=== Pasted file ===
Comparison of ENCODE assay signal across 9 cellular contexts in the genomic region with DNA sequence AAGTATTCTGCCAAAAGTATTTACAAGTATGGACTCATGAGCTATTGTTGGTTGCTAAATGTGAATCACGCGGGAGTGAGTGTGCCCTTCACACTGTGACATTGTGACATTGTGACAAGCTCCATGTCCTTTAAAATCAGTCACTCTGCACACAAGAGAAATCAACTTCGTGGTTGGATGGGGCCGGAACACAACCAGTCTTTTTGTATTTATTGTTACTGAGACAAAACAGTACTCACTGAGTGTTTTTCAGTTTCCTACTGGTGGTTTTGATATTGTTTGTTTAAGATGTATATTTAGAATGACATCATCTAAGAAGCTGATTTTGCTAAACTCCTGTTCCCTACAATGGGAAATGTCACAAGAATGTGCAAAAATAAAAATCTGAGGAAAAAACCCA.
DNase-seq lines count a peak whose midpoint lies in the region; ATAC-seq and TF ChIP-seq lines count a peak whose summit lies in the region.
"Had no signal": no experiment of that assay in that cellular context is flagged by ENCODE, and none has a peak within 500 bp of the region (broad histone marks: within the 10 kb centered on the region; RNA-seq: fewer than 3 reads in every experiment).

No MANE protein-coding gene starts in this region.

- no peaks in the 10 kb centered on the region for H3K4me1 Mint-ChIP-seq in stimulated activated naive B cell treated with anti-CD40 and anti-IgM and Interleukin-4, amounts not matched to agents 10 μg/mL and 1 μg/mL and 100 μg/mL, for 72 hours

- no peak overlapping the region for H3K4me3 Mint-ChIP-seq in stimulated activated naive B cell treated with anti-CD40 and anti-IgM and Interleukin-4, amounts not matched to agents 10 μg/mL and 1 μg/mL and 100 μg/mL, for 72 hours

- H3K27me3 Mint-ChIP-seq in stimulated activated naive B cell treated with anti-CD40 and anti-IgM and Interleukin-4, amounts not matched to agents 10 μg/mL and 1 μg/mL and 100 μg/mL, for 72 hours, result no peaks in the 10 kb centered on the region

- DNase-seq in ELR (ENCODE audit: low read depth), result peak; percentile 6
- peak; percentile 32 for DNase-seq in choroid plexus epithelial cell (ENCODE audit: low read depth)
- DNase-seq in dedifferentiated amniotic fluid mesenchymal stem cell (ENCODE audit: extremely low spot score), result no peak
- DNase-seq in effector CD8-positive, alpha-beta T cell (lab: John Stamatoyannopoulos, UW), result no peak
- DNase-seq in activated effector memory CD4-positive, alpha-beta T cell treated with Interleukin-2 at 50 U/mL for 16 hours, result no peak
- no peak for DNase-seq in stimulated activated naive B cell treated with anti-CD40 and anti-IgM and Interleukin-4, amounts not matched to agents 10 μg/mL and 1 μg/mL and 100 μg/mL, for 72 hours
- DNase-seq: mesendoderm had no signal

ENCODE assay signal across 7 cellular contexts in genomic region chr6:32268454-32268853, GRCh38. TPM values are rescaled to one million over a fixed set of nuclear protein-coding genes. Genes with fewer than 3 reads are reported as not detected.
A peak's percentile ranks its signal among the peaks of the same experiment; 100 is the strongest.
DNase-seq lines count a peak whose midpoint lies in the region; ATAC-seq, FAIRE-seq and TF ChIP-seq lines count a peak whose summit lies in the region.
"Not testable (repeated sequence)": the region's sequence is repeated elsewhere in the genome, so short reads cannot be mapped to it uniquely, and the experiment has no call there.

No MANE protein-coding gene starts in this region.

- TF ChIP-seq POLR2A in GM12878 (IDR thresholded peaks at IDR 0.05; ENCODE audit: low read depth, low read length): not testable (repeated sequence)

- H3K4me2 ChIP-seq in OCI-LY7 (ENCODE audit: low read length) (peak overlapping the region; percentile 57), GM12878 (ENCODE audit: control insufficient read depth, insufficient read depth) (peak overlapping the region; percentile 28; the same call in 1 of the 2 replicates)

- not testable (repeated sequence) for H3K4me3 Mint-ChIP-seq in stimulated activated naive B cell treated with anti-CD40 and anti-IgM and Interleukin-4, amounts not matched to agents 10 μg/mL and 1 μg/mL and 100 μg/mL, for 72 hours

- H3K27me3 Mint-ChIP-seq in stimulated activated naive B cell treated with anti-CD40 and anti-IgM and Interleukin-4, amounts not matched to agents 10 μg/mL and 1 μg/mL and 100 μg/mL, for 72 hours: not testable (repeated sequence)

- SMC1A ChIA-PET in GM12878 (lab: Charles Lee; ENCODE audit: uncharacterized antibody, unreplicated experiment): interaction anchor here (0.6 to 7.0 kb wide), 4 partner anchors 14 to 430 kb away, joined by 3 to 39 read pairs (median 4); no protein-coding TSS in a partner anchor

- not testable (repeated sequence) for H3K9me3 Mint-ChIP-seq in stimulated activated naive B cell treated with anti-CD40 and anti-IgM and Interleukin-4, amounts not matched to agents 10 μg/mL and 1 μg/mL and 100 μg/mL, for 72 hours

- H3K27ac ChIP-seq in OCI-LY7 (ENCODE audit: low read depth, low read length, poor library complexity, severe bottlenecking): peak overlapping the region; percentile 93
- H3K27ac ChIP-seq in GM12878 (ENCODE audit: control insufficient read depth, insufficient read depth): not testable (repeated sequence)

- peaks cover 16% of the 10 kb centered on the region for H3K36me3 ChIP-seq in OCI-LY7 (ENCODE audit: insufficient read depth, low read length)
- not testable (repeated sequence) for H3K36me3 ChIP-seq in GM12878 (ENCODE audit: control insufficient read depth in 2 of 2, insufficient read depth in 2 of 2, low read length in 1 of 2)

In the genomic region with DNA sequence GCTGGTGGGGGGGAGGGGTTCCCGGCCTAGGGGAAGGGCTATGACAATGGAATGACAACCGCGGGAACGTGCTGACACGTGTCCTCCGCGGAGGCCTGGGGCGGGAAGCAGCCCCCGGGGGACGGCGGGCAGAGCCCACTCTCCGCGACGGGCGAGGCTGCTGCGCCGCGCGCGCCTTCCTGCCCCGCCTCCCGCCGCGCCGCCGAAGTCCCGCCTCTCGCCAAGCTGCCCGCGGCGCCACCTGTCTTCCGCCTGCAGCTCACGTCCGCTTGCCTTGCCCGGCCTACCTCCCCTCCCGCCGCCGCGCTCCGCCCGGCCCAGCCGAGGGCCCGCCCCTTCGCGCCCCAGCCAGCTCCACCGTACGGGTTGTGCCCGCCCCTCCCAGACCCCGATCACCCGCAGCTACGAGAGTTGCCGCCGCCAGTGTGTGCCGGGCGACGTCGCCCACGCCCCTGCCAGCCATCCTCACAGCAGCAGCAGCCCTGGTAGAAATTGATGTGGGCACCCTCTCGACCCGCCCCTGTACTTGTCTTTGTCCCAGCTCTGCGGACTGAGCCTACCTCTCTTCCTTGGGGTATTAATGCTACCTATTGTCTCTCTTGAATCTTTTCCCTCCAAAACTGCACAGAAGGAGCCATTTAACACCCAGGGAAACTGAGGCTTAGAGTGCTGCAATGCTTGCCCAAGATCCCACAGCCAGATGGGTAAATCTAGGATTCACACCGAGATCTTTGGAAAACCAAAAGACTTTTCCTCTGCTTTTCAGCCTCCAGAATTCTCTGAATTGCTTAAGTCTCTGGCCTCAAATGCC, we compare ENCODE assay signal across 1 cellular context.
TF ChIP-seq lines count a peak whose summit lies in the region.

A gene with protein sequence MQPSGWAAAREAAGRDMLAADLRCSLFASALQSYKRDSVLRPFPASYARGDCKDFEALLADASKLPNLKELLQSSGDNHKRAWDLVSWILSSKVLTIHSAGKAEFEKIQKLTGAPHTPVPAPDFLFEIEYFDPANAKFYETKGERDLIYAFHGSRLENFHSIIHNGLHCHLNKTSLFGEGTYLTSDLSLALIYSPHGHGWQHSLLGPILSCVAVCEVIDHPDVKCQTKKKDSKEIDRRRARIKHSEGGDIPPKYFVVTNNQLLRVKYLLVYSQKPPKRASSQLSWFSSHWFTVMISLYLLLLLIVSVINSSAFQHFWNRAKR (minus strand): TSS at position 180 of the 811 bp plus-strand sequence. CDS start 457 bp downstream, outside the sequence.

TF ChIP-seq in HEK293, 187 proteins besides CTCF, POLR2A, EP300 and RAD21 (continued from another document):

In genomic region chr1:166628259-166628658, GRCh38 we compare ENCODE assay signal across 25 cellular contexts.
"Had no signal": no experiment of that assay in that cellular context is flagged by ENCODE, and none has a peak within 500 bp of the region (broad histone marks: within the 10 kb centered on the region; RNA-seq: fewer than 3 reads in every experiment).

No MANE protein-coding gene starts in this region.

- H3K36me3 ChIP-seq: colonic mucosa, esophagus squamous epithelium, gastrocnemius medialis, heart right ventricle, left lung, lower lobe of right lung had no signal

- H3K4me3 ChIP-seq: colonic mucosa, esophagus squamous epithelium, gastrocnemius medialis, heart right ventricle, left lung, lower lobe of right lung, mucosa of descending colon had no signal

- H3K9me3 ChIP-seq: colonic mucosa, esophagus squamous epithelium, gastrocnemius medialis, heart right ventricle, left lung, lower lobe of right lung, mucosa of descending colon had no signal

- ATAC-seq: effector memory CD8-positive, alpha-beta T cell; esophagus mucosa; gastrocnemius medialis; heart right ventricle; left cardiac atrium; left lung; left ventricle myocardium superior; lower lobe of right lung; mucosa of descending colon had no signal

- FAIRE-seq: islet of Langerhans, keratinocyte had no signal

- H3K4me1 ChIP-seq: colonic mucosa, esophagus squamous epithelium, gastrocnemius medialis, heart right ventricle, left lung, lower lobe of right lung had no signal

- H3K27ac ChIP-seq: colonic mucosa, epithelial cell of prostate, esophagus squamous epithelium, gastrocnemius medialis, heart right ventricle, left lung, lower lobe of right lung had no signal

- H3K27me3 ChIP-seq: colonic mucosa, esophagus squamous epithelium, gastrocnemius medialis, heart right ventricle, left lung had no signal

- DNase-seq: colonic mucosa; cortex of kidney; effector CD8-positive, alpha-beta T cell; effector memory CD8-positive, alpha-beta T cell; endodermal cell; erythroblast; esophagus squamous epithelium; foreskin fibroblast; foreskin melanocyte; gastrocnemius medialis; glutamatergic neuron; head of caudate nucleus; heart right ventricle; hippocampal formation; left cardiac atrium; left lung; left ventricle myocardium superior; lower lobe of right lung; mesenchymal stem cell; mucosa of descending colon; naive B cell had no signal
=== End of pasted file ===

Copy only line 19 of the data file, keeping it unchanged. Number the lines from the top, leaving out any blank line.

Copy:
No MANE protein-coding gene starts in this region.